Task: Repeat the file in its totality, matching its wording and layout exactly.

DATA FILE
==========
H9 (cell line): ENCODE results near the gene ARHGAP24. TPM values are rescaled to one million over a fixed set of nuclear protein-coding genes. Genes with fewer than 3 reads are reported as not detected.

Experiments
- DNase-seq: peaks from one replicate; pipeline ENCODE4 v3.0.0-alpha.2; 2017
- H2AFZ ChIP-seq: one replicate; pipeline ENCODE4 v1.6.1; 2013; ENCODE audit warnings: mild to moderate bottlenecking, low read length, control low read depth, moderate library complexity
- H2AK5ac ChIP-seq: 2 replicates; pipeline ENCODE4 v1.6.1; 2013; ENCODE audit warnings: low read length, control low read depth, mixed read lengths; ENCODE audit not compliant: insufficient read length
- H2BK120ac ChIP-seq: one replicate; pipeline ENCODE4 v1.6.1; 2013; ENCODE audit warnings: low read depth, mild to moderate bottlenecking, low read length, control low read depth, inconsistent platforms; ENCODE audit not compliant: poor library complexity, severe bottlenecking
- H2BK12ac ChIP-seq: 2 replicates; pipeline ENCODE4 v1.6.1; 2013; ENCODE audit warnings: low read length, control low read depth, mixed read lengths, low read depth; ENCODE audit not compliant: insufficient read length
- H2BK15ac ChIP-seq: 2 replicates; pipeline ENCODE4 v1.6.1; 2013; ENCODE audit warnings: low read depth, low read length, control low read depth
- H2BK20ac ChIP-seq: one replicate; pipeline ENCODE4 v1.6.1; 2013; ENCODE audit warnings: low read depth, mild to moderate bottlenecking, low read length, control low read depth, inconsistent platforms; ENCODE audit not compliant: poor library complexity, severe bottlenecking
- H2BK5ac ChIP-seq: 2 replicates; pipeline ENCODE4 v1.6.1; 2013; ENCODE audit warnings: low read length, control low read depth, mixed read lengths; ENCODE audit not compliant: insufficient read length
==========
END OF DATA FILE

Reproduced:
H9 (cell line): ENCODE results near the gene ARHGAP24. TPM values are rescaled to one million over a fixed set of nuclear protein-coding genes. Genes with fewer than 3 reads are reported as not detected.

Experiments
- DNase-seq: peaks from one replicate; pipeline ENCODE4 v3.0.0-alpha.2; 2017
- H2AFZ ChIP-seq: one replicate; pipeline ENCODE4 v1.6.1; 2013; ENCODE audit warnings: mild to moderate bottlenecking, low read length, control low read depth, moderate library complexity
- H2AK5ac ChIP-seq: 2 replicates; pipeline ENCODE4 v1.6.1; 2013; ENCODE audit warnings: low read length, control low read depth, mixed read lengths; ENCODE audit not compliant: insufficient read length
- H2BK120ac ChIP-seq: one replicate; pipeline ENCODE4 v1.6.1; 2013; ENCODE audit warnings: low read depth, mild to moderate bottlenecking, low read length, control low read depth, inconsistent platforms; ENCODE audit not compliant: poor library complexity, severe bottlenecking
- H2BK12ac ChIP-seq: 2 replicates; pipeline ENCODE4 v1.6.1; 2013; ENCODE audit warnings: low read length, control low read depth, mixed read lengths, low read depth; ENCODE audit not compliant: insufficient read length
- H2BK15ac ChIP-seq: 2 replicates; pipeline ENCODE4 v1.6.1; 2013; ENCODE audit warnings: low read depth, low read length, control low read depth
- H2BK20ac ChIP-seq: one replicate; pipeline ENCODE4 v1.6.1; 2013; ENCODE audit warnings: low read depth, mild to moderate bottlenecking, low read length, control low read depth, inconsistent platforms; ENCODE audit not compliant: poor library complexity, severe bottlenecking
- H2BK5ac ChIP-seq: 2 replicates; pipeline ENCODE4 v1.6.1; 2013; ENCODE audit warnings: low read length, control low read depth, mixed read lengths; ENCODE audit not compliant: insufficient read length